RIP VIII: Making a List



Time to get your creepy on! Once again Carl brings us the Readers In Peril Challenge, Part 8. It’s the most fun you can have being scared while reading. I try to keep a few books in mind for the challenge all year long. I was starting to think that after 8 of these challenges that I’ve read everything, but there is always something out there.


As usual, I am choosing Peril the First:

Read four books, any length, that you feel fit (the very broad definitions) of R.I.P. literature. It could be King or Conan Doyle, Penny or Poe, Chandler or Collins, Lovecraft or Leroux…or anyone in between.



My choices are:

  • The Haunting of Hill House by Shirley Jackson (a re-read)
  • Pig Island by Mo Hayder
  • The Shining by Stephen King (for the Shinealong)
  • Troubled Daughters, Twisted Wives edited by Sarah Weinman
  • Bellman and Black by Diane Setterfield (if I can get a copy)
  • Jane Austen and the Unpleasantness at Scargrave Manor by Stephanie Barron
  • The House at Riverton by Kate Morton
  • Rosemary’s Baby by Ira Levin
  • And anything else I see

This should be interesting since I don’t own all on the list yet. I need to place an order.


I thought it might be fun to to watch a few scary movies this year too, so I’m signing on for Peril on the Screen.

  • Rosemary’s Baby (after the book)
  • The Stepford Wives
  • The Shining (after the book)
  • Rear Window

So there is my list for the spookiest challenge for the best part of the year. I love autumn! I can’t wait to enjoy every minute of it.

Wide Sargasso Sea by Jean Rhys: Review

wide sargasso seaWide Sargasso Sea is a prequel to Jane Eyre. There are going to be spoilers for Jane Eyre all over this, so BEWARE!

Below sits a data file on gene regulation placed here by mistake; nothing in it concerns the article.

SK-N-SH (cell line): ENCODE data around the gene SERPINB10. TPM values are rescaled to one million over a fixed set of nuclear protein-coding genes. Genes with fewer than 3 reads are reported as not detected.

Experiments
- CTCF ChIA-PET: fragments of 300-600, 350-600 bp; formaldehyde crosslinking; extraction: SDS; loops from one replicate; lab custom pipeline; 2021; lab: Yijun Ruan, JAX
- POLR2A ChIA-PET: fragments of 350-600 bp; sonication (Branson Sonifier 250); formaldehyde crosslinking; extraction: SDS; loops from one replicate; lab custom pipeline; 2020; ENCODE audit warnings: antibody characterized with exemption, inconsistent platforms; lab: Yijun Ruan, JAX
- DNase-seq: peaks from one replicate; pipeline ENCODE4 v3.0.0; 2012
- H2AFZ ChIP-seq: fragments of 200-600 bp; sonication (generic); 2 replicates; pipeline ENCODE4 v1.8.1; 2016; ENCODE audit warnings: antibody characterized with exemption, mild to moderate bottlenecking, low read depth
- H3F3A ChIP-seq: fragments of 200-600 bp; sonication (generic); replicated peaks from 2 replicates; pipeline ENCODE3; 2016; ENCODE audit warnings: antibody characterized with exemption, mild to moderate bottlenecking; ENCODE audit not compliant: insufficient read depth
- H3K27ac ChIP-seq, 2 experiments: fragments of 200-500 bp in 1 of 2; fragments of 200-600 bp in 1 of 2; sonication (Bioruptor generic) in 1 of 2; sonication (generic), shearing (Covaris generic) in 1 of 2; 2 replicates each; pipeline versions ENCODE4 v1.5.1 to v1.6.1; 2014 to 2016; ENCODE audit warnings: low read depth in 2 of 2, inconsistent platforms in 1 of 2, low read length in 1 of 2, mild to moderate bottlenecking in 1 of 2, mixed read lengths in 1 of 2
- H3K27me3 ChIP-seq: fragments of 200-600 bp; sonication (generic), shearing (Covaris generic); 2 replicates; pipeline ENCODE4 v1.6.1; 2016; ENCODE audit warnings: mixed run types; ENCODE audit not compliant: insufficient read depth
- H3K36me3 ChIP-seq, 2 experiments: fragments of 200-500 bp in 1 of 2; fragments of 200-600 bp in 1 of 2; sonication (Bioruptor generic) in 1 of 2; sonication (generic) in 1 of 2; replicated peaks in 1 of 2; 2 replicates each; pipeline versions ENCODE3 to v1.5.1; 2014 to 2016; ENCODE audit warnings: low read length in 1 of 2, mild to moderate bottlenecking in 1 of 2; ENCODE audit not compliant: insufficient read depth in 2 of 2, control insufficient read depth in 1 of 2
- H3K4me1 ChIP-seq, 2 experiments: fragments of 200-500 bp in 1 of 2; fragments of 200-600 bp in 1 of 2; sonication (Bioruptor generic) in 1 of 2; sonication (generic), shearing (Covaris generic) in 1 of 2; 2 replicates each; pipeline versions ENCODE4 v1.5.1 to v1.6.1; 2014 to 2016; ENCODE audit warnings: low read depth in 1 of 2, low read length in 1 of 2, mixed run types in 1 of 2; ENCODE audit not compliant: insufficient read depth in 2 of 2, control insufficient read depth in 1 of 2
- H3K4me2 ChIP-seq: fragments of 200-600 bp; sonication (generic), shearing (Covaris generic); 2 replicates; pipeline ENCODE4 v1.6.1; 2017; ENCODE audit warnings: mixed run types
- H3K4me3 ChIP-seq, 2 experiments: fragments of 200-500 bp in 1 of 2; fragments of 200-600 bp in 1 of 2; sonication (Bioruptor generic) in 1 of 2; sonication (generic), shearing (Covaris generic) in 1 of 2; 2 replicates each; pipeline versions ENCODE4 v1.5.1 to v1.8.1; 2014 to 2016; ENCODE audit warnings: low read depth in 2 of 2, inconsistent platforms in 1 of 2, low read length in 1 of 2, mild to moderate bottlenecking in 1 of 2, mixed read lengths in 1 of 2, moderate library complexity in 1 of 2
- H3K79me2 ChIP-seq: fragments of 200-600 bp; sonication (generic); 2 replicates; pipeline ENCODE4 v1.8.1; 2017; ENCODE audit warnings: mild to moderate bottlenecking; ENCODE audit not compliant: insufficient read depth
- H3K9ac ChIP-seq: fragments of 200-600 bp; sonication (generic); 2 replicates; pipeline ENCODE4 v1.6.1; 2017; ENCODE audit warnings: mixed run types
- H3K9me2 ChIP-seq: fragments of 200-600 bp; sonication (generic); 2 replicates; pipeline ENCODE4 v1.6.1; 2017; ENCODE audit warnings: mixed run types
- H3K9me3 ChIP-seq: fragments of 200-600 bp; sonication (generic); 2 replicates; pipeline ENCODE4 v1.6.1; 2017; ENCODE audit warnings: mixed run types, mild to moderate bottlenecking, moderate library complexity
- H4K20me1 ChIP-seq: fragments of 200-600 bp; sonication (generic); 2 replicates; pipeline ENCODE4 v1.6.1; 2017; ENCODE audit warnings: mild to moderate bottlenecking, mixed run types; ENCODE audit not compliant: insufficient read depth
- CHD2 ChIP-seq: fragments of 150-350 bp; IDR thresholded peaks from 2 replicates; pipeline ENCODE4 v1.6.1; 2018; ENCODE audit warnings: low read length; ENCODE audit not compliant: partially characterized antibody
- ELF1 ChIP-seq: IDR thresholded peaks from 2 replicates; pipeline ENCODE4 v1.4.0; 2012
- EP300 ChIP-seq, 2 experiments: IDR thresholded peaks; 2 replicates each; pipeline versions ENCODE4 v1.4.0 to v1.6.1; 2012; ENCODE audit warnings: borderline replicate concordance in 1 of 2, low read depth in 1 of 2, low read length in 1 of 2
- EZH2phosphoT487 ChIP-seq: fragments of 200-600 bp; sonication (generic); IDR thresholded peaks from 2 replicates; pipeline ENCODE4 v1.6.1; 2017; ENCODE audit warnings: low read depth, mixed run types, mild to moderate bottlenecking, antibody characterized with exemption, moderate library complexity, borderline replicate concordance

So the mad wife in Rochester’s attic, Bertha, has her own story. We know how it ends but what about her life before? Bertha wasn’t born Bertha, she was Antoinette Cosway. Her mother was Annette, a beautiful Martinique woman who moved to Jamaica with her husband, a wealthy slave owner. He died, slavery ended, and Antoinette, her mother and brother were left hated and in poverty. Annette pulled herself together enough to find a rich husband, Mr Mason. Being an Englishman, he underestimates the hatred of the island people toward Annette until a tragedy changes their lives forever.

Antoinette is then sent to a convent where she is relatively happy, but Mr Mason has plans for her. He believes he is securing her future but he’s sending her to her doom.

I put off reading Wide Sargasso Sea for so long. I’m a huge Jane Eyre fan and I thought Rhys was going to be ragging all over Jane, but I was wrong. Mr Rochester on the other hand…looks douchey.

In imagining Antoinette, aka Bertha, Rhys gives her a childhood not unlike Jane’s: poor, hated, neglected, traumatized, and eventually orphaned. Later, Antoinette gains the things that would make her attractive to an Englishman, beauty and wealth, but it’s her non-Englishness that makes her suspect. That quality more than anything else is what makes her husband turn on her. Antionette is as loved starved as Jane but Antoinette expresses it differently. She gives her whole heart and body to Rochester which just makes him think she must be up to something. This isn’t how a respectable English wife would act, especially a wife he only married for money. Antoinette is given the advice that she should keep her distance from him if she wants him to love her, but she cannot and this only makes him more cruel.